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January 18, 2004 - European Union Directive 2003/10/EC

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And just what is European Union Directive 2003/10/EC? 


The purpose of the directive is to set out minimum health and safety rules, due to come into force in February 2006, to combat excessive noise at work.  This will set a maximum limit of eighty-five decibels in the workplace.  Deafness is the single most common occupational disease in the European Union.  Fine. 


I came across a discussion of some rather odd implications in an article by Martin Kettle in The Guardian (UK)


See A quiet revolution: Even Beethoven's Ninth could be at risk from Brussels bureaucrats
Martin Kettle,
The Guardian, Saturday January 17, 2004

Kettle points out that across Europe, the managements of every symphony orchestra and major concert venue are already grappling with what this directive may mean.  As Colin Paris, a double bass player and vice chairman of the London Symphony Orchestra, said: "The implications are huge."  Kettle says this directive has the potential to change the orchestral repertoire, as we know it, and to alter the nature of concerts as they have existed for over a century.


Orchestral musicians are, of course, workers too.  And concert halls are their workplaces.  The directive is explicit that the regulations will apply to the "music and entertainment sectors" just as much as to others doing noisy jobs, like airport workers and drillers.  The only latitude orchestral players have been given is that they may be allowed an extra two years to draw up a workable code of practice. 


Kettle points out:


On one level, the orchestras' response takes the form of mainly practical help to protect musicians from the noise they make.  A study by Alison Wright Reid for the Association of British Orchestras three years ago was unequivocal.  "Noise in orchestras is loud enough to cause hearing loss, pitch distortion, tinnitus and pain," it said.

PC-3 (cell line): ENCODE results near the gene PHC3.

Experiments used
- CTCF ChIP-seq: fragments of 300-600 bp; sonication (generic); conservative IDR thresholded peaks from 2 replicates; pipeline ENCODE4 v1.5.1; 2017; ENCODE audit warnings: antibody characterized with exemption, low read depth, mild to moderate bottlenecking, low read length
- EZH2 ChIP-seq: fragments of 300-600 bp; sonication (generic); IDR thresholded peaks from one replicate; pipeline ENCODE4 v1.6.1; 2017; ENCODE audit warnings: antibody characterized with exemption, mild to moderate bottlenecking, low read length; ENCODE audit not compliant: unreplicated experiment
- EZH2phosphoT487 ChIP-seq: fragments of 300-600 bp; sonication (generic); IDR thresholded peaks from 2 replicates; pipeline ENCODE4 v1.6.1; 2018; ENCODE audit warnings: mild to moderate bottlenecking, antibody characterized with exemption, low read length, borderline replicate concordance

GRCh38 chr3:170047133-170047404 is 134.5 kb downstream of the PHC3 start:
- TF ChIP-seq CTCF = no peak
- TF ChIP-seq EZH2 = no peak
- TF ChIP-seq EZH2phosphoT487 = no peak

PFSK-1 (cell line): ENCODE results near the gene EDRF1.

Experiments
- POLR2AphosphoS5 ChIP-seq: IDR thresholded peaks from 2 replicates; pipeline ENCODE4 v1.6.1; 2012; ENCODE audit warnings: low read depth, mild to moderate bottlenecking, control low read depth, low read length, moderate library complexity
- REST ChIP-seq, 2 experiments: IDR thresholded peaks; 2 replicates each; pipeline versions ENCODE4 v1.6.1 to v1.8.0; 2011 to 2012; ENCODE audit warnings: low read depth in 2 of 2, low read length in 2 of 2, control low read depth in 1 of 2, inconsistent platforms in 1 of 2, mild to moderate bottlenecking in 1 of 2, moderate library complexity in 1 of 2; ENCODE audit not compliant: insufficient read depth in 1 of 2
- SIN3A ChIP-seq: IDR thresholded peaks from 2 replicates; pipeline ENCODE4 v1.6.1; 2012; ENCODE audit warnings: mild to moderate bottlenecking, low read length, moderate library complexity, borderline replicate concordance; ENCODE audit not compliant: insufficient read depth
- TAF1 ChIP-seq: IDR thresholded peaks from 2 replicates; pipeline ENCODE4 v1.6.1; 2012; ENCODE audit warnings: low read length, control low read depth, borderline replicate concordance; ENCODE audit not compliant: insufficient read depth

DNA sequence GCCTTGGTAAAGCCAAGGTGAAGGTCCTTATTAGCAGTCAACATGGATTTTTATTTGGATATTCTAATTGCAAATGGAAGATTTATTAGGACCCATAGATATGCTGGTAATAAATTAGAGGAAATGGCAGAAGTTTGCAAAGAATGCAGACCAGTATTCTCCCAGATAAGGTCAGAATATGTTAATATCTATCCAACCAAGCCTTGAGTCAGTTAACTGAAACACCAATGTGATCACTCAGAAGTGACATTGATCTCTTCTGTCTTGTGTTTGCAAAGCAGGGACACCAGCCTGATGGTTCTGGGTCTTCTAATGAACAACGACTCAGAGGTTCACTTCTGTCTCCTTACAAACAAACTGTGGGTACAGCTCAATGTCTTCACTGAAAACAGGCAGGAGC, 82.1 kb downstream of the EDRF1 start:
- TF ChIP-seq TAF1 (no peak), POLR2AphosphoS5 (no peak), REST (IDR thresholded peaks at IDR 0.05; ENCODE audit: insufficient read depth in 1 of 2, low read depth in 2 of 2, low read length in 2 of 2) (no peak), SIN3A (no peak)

In practice, much depends on where the musician plays and sits.  Violinists and double-bass players are not as close to the big decibels as brass and woodwind players. 


Well, this analysis of the situation called for all such musicians in symphony and pit orchestras to be required to wear ear muffs or earplugs on half of their working days, in order to protect their hearing.  No one is doing that.


But the London Symphony Orchestra now has a "noise team", which is working to ensure that the orchestra is more spread out on the platform to avoid ear damage.  Players who sit in front of the brass or the timpani - which mostly means the woodwinds and the viola section - are now regularly protected by Plexiglas screens from the noise behind them.  The London Symphony Orchestra has just taken its screens on tour to New York, a move that provoked the New York Times to write about "the shushing of the symphony," and to comment that "the noise police have arrived."


Man, this is a problem.


And Kettle raise the more intriguing issue - will the directive will impose changes in the repertoire itself?  The London Symphony Orchestra says that this is a real possibility.  Loud works like Stravinsky's Rite of Spring and the symphonies of Bruckner and Mahler may have to be scheduled more rarely and surrounded by quieter pieces. 


Kettle says if you visit the European commission's website and you will find a section mocking the idea that Beethoven's Ninth symphony - the EU's anthem - might even fall foul of the noise at work directive.  But the idea is not so far-fetched.


And Beethoven was deaf when he wrote that.  The irony is delicious.